Not long after the typewriter was invented in the 1860s, some bright spark at the Columbia Type-Writer company decided to try applying its mechanical prongs and ink presses to musical symbols and notes instead of letters and punctuation. The Columbia Music Type-Writer, released in 1885, apparently made it easier for musicians to produce or reproduce sheet music, and was soon followed by the likes of the extremely bulky Nocoblic (1910, pictured below, left), and the Melotyp (1931, pictured below, right).
One of the most eye-catching and interesting of these devices was Robert H. Keaton’s Music Typewriter, which looks more like an amalgamation of every tool known to the field of architecture than it does a typewriter.
The inventor’s initial 1936 patent included a relatively meager 14 keys, though it laid the foundation for what would go on to be an intriguing – and far more sophisticated – machine. (Keaton himself eventually improved on his original with his 1953 patent, which featured a whopping 33 keys.)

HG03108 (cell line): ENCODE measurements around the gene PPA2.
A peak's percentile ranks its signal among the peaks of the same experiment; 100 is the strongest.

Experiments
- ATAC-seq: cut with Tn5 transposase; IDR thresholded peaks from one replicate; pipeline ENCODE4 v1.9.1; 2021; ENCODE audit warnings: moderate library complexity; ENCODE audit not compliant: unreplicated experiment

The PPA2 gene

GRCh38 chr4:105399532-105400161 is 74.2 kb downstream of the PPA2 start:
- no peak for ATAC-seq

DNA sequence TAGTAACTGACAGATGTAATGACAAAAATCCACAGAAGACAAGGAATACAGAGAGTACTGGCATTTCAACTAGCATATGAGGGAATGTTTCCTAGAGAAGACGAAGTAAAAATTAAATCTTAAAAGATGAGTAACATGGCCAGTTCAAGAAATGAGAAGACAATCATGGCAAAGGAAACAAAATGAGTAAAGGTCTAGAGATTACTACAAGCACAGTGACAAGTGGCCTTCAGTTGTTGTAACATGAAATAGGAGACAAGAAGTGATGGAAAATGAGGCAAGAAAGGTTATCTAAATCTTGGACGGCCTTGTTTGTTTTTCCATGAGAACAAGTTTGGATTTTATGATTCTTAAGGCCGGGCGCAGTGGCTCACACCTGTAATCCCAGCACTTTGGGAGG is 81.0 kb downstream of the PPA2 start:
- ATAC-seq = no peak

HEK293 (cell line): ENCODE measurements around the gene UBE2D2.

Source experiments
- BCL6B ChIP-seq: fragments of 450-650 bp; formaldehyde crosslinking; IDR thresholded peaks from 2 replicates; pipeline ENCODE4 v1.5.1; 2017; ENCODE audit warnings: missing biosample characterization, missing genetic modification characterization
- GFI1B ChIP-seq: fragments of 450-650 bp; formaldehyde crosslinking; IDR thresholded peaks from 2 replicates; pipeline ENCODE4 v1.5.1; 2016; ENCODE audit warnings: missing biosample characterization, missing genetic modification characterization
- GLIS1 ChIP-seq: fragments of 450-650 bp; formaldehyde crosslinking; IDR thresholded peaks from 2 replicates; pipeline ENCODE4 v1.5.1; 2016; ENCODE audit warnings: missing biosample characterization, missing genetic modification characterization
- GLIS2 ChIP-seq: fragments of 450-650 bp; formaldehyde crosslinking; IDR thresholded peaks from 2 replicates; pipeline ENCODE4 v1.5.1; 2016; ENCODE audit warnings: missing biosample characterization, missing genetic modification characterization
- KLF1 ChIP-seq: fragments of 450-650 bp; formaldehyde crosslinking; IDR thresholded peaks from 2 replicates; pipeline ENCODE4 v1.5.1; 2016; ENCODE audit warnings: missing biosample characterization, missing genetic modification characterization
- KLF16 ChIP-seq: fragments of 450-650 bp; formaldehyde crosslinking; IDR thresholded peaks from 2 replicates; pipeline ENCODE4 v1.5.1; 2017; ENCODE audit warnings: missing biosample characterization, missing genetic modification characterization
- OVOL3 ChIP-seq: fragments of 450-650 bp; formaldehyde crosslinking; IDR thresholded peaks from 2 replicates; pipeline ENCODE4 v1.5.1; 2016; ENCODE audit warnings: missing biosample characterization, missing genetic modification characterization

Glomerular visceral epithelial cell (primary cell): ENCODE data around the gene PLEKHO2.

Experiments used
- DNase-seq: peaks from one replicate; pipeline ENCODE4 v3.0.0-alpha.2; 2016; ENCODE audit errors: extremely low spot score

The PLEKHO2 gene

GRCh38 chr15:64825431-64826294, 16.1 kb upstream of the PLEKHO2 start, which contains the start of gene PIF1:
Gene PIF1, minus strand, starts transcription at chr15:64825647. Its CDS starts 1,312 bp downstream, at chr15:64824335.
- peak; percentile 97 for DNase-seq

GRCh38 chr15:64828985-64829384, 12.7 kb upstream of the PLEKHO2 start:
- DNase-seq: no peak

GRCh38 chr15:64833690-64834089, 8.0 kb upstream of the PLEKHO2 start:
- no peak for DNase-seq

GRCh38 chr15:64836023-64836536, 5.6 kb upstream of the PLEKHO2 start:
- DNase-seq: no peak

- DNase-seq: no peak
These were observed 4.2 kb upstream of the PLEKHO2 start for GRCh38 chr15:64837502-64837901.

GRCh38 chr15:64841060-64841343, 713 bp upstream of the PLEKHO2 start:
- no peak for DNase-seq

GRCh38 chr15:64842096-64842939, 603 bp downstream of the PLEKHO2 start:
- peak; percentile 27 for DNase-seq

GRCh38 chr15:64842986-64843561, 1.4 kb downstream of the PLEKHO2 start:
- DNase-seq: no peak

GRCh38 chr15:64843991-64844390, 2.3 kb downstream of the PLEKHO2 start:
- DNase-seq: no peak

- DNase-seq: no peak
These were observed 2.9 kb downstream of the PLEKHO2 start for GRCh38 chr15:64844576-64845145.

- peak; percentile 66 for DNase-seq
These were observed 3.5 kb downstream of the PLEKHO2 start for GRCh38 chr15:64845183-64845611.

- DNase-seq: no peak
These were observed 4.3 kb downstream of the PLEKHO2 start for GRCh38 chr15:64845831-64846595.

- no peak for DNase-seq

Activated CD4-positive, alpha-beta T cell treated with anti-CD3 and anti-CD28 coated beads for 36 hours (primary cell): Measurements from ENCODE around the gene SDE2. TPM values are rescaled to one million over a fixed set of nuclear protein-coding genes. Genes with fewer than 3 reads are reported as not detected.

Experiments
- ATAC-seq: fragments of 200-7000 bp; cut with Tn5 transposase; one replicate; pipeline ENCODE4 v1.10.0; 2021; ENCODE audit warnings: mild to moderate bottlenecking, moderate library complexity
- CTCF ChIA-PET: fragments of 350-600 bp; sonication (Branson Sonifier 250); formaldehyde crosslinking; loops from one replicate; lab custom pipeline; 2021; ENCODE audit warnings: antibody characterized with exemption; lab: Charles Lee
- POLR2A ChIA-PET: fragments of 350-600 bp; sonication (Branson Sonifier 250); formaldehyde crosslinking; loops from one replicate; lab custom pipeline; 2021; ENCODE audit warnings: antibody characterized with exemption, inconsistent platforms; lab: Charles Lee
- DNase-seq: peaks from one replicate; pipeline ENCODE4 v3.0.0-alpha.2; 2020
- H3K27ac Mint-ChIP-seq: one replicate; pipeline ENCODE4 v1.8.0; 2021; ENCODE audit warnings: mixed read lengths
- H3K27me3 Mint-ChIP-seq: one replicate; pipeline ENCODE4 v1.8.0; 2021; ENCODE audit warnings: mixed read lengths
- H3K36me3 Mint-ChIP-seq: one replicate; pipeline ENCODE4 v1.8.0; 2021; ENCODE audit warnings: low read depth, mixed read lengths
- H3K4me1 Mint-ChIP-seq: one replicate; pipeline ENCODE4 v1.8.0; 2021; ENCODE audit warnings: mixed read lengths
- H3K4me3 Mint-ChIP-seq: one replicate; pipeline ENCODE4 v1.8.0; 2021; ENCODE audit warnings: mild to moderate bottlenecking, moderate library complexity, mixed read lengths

The history of music typewriters didn’t end there. In fact, they continued clacking away until the late 1980s with the , before suffering a similar fate to that of the typewriter itself, when it was superseded by personal computers. Today, the intriguing history of these contraptions lives on in great details over at Music Printing History, and you can see exactly how Keaton’s apparatus worked in this video, should the mood strike you.